And there seems to be little doubt who Philip Morris is targeting with this product. Do you think the number 54 for this new Marlboro menthol blend is just a coincidence? Was it chosen by a random number generator?

Or is it possible that the number 54 has a special meaning, particularly to an African American population that may be largely familiar with urban slang, in which "54" is often used to refer to "a very hot girl with a really fine ass." (Those are not my words, I'm quoting directly from the urban slang dictionary). Other uses of "54" in urban slang include "a leet counter-strike invite club, for leet cs players" and "a term used to emphasize legal legitimacy."

Although the leading anti-smoking groups which promoted the FDA legislation would have us believe that the battle for youth and young adult market share is the banana market, the pineapple market, the cherry market, and the chocolate market, anyone living in reality rather than political and propaganda fantasy land knows that the true battle for youth and young adult market share is in the menthol market.

While the flavors banned by the FDA legislation make up perhaps 0.1% of cigarettes smoked by youths at the most, menthol cigarettes make up about 28% of the overall domestic cigarette market. The percentage is even higher among African American youths, where menthol cigarettes have about an 80% market share.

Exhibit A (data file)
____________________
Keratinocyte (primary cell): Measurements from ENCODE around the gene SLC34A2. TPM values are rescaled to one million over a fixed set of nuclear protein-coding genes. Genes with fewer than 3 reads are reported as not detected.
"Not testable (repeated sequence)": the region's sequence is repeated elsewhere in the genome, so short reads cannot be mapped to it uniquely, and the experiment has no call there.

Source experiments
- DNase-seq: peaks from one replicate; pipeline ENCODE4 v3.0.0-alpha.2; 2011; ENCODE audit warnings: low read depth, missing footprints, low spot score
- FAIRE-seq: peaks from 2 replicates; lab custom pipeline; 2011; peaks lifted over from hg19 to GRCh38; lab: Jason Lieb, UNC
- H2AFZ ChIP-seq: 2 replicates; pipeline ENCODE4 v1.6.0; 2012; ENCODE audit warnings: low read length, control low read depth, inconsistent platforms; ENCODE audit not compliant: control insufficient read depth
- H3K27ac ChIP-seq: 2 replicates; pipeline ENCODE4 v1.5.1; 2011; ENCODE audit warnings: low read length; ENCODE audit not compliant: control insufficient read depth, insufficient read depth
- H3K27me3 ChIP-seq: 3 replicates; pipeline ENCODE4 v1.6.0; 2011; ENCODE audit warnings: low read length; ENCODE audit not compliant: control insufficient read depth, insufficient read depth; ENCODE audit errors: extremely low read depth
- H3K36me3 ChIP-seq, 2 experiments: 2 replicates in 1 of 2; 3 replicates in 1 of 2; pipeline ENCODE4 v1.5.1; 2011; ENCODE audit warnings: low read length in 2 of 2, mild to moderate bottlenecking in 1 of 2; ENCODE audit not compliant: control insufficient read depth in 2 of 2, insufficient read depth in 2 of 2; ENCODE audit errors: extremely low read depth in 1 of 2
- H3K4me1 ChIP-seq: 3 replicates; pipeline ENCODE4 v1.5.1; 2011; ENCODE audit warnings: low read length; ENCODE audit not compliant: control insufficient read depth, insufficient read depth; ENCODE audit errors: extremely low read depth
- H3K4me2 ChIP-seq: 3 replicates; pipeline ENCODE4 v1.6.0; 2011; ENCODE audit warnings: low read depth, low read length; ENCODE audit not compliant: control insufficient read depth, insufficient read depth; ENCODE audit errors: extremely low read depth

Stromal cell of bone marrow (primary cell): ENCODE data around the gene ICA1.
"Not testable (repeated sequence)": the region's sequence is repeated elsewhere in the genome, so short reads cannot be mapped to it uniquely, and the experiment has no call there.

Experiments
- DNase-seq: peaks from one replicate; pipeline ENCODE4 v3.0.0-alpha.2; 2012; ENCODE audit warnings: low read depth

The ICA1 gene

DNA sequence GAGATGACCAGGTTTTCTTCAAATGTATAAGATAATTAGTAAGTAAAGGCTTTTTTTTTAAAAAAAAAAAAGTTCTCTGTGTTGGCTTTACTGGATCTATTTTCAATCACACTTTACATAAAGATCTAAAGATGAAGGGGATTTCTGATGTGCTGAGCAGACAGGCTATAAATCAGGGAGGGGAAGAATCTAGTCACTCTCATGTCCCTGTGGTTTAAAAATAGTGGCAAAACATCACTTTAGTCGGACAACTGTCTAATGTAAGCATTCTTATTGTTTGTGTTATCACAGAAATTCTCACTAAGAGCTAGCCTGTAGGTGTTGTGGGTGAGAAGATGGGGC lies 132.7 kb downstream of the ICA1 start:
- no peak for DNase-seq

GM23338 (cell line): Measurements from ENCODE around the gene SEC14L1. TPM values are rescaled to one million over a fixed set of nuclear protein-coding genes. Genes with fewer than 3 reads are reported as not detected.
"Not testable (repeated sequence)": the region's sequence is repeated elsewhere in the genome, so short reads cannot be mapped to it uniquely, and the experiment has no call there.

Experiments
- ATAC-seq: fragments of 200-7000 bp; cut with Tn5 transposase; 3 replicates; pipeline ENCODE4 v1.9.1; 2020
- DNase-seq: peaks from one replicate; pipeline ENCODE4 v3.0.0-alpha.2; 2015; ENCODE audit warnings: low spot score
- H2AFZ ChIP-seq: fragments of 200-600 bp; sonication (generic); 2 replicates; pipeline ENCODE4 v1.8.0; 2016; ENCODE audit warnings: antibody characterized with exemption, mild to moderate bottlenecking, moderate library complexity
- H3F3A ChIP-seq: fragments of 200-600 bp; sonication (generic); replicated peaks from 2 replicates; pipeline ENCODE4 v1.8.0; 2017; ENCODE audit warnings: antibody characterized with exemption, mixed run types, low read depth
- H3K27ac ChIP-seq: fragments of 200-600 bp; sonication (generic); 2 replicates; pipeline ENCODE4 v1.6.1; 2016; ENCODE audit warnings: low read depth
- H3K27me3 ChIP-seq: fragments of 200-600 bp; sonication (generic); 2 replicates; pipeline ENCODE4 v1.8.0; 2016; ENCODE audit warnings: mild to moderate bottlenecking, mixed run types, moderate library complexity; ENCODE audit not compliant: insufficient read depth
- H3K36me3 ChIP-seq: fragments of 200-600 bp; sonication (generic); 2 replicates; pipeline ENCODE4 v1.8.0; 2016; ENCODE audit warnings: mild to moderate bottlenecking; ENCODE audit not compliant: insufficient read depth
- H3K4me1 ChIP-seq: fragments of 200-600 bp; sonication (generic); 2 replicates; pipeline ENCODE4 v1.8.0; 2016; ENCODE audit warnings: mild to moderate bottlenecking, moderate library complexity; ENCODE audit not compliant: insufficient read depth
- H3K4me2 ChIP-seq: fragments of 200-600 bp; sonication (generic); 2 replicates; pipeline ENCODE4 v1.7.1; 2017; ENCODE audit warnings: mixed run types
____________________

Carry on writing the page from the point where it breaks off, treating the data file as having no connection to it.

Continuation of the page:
Maybe if African American kids start to smoke and we are at least protecting white kids, it is a public health victory; but where I come from, public health is about social justice and the health groups should be ashamed of themselves for supporting a bill that sells out the health of African American children for the profits of Big Tobacco, and then lying about it to try to hide that fact from the public.

If exempting menthol was necessary to retain Philip Morris' support for the legislation and keep the back room deal alive, then so be it. But don't stand in front of the American people and lie about it. Don't hide the fact that menthol was exempted as a political compromise. Don't lie to us and tell us that all flavorings are banned by the bill. Don't lie to use and tell us that all candy flavorings are banned by the bill.

Just stand up like a man or woman and tell us that you made a political compromise for the sole purpose of retaining Philip Morris' support.

Lying is supposed to be a technique used by the tobacco companies, not by us in public health. Apparently, that's no longer the case.

The rest of the story is that the bill's provisions for the FDA regulation of cigarettes are essentially window dressing. They are designed to allow the health groups to claim that they beat Big Tobacco, fire up their constituents, and obtain an infusion of donations. But the truth is that back in the real world, the substance of the legislation is missing. The law does almost nothing to actually protect our nation's children from addiction.

The saddest part of the story is this: now we need something to protect us from the lies being told by our own anti-smoking and health organizations.